Senate NDAA Bans Allied Manufacturing Base From U.S. Navy Shipbuilding

Foreign-manufactured equipment, like this French-made towed sonar system (above), could require a waiver request from the Pentagon (Thales file image)

Published Jul 27, 2023 10:28 PM by The Maritime Executive

The U.S. Senate has added an amendment to a must-pass defense appropriations bill which would ban foreign-made components from U.S. Navy shipbuilding by 2033 - even if the foreign manufacturers are in allied nations with longstanding defense technology ties. 

Made-in-America requirements are common for defense contracting, and foreign defense manufacturers often license their technology to American partners or set up their own American factories to localize production. However, the amendment to the NDAA goes further. The text would:

- Gradually increase domestic source content for shipbuilding programs to 100 percent within the next ten years;

- Require all Navy shipbuilding R&D contracts to account for a 100 percent domestic content requirement in order to be considered compliant with “Made in America” policies;

- Require annual reports on country of origin tracking for Navy shipbuilding programs;

- Allow the Navy to request waivers from the Made in America Office for specific exceptions, like absence of a domestic product. 

“Wisconsin has a proud tradition of shipbuilding, producing world-class products made by American workers that defend our freedom at home and abroad,” said Senator Baldwin. “By strengthening Buy America requirements for our shipbuilding industry, we can ensure that taxpayer dollars are not only going toward keeping us safe, but also supporting American jobs, growing our economy, and maintaining a defense industrial base that is critical to our national security.”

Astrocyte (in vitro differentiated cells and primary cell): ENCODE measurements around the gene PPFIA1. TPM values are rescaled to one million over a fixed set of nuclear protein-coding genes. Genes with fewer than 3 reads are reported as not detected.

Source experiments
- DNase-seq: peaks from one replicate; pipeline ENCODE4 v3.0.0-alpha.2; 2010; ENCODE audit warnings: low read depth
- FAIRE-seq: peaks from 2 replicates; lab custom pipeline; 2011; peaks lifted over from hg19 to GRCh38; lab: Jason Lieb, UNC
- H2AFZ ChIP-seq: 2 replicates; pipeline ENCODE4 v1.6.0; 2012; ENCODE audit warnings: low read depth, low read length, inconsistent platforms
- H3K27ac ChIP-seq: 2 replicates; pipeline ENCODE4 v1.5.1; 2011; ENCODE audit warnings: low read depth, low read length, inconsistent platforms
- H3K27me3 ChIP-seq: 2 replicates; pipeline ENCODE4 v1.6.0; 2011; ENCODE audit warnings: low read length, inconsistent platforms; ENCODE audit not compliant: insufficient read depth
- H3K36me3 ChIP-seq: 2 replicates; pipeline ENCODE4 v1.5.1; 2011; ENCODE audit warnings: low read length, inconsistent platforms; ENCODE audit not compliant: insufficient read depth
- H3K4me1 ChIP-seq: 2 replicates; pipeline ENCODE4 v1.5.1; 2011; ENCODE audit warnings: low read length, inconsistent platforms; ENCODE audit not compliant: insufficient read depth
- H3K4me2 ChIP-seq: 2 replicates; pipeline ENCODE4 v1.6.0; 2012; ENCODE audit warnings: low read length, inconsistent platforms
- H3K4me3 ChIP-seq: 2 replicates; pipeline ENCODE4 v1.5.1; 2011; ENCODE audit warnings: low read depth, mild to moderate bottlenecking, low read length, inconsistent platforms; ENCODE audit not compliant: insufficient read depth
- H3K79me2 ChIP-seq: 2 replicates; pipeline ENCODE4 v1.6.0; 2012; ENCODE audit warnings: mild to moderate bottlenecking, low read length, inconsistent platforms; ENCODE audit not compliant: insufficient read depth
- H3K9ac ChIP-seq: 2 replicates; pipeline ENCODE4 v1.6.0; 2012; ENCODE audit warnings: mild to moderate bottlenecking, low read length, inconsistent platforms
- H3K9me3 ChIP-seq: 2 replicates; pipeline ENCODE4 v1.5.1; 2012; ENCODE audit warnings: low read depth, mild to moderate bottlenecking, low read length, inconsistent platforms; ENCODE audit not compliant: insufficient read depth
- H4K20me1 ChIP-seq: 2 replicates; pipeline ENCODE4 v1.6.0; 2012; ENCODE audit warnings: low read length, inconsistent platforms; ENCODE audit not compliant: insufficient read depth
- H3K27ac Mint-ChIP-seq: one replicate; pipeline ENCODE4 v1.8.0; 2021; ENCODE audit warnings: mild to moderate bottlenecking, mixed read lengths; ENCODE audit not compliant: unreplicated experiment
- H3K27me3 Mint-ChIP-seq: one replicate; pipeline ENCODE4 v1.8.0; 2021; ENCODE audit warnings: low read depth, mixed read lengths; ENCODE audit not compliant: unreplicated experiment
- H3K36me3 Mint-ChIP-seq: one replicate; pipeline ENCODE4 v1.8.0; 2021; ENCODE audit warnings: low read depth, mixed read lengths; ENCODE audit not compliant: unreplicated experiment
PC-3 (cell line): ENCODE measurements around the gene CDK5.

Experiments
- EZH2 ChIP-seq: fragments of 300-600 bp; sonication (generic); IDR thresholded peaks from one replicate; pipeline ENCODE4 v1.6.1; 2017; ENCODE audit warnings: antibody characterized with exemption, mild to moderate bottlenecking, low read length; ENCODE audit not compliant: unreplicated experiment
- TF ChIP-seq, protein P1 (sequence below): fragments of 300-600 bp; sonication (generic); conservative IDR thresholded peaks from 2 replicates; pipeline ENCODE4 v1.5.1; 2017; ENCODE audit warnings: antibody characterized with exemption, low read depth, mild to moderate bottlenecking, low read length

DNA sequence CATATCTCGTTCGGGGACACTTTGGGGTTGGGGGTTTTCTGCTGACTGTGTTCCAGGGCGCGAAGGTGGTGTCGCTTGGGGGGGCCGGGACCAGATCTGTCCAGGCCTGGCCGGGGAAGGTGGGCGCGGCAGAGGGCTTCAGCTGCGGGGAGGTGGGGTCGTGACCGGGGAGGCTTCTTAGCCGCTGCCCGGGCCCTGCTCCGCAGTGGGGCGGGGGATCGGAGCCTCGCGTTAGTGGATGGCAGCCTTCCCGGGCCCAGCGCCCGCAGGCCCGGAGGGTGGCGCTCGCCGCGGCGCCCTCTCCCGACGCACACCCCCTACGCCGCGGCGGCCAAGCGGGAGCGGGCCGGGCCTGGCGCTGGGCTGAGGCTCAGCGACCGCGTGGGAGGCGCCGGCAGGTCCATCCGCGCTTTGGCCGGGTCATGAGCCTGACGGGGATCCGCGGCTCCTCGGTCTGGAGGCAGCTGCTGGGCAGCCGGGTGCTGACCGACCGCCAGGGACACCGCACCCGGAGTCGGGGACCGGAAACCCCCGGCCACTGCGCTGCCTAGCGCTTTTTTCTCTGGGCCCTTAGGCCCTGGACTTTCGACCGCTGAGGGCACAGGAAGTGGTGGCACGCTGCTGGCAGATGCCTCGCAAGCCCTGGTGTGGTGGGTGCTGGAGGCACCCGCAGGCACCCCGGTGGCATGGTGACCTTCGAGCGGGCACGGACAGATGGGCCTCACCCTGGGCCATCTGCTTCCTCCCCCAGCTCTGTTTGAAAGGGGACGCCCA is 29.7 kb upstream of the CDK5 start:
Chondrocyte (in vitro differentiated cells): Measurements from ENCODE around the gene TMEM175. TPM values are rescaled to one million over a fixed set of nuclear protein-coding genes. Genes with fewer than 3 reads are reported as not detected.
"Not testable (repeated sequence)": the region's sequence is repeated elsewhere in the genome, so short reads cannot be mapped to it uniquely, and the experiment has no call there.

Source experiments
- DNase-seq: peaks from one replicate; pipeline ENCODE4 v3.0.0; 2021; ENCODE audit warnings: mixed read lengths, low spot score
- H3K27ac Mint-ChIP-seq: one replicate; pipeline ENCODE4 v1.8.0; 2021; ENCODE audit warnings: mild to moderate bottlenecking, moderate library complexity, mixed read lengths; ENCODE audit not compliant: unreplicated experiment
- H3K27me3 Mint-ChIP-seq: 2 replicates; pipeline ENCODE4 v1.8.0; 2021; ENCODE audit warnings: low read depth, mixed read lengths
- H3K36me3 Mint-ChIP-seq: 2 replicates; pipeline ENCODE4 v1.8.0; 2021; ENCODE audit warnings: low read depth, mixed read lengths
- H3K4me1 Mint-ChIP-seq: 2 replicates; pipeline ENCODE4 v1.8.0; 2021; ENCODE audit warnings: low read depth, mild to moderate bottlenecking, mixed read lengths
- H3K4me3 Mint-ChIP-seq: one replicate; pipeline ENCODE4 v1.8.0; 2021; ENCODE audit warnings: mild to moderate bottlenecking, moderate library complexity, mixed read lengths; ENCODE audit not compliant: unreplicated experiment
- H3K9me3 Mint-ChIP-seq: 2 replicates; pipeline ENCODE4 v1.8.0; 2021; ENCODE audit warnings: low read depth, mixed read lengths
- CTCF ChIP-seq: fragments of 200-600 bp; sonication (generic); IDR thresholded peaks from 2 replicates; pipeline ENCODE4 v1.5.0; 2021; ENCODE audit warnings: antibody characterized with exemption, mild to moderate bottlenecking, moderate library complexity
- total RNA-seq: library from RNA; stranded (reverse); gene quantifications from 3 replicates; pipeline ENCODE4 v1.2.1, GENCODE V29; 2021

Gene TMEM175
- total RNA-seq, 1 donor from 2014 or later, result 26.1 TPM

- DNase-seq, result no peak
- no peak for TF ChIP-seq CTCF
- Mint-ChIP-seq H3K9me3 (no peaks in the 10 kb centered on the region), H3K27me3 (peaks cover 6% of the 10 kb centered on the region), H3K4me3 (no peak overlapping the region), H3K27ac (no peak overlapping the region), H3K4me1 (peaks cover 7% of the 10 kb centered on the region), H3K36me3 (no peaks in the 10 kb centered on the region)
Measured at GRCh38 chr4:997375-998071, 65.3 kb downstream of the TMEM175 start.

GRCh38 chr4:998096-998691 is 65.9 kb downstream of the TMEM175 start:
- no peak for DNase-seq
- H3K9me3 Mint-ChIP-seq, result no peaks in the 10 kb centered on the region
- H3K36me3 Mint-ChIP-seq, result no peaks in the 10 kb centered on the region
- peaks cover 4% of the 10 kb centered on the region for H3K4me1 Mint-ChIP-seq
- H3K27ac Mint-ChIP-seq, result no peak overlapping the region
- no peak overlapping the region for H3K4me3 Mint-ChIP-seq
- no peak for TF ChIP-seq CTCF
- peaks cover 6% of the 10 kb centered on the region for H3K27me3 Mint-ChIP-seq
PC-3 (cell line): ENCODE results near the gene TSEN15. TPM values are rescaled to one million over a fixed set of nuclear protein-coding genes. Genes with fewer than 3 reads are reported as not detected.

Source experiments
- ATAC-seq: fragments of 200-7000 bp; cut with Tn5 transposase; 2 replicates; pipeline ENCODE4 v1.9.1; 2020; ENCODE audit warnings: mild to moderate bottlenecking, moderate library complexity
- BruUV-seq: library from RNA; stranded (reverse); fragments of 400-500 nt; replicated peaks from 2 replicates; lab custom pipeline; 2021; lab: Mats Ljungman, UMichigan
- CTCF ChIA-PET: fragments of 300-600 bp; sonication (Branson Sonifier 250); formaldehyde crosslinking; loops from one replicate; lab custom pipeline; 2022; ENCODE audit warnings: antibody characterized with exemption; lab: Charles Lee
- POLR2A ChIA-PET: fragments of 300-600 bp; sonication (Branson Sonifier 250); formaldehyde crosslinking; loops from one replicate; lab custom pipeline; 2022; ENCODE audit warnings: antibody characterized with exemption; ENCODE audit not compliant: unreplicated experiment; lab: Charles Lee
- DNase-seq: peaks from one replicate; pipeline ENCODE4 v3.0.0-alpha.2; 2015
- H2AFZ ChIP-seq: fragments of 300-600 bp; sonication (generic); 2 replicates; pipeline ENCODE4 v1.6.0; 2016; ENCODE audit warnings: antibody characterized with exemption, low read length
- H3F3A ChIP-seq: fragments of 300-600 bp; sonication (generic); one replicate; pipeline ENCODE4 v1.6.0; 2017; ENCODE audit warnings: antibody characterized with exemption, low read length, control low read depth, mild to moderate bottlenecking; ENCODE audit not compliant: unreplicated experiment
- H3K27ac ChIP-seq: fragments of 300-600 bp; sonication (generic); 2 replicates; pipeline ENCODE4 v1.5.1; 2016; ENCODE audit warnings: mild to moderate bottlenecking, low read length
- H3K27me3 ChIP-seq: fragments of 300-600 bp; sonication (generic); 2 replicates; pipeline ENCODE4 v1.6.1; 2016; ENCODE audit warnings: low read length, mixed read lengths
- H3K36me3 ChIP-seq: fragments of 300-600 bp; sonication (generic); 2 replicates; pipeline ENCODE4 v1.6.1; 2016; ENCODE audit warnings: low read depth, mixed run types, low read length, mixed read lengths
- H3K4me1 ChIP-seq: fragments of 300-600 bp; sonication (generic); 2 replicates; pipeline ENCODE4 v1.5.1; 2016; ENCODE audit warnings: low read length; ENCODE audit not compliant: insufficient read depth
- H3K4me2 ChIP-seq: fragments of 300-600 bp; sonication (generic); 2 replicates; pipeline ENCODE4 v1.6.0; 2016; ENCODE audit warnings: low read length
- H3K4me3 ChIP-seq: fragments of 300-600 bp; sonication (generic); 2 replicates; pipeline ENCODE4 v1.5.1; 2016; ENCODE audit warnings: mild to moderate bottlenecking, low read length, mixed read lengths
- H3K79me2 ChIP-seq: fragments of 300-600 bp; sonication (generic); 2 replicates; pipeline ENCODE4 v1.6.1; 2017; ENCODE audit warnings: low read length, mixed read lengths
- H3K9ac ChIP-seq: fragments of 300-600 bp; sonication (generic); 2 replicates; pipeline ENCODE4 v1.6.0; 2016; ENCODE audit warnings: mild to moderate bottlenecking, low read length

The provision would appear to prohibit content from allied-nation suppliers with a long history of sales to the U.S. Navy. Some of this content is high-profile, like the Norwegian-built Naval Strike Missile or the French-made CAPTAS-4 towed sonar array. Since the amendment would be subject to interpretation, and there is a procedure for obtaining a waiver, the impact on any specific program is unknown. 

Planned tri-lateral acquisition for the U.S.-UK-Australia submarine program (AUKUS) could be impacted as well. The amendment would appear to prohibit some Australian- or British-manufactured items from new U.S. Navy sub hulls, despite plans for supply-chain integration and technology sharing. 

In addition, skeptics warn that America's allies could retaliate and impose restrictions on U.S. defense exports, cutting into military cooperation and integration. 

However, Sen. Baldwin's amendment has a broad exception: it allows naval shipbuilders to incorporate any foreign-made item made "wholly or predominantly" of steel, iron, or steel and iron. Subject to interpretation, "predominantly" steel and iron items could include foreign deck machinery or diesel engines. "Wholly" steel and iron items could include foreign shaftlines, preformed steel plate, precut scantlings or castings. 

For new American-made merchant ships to pass muster for Jones Act trade, these rules are reversed: foreign-worked iron and steel hull components are nearly banned, while all foreign equipment is allowed

The FY2024 Senate NDAA passed Thursday, including the amendment. The House version passed on July 14. The two versions still have to be reconciled in conference and then signed into law by the president.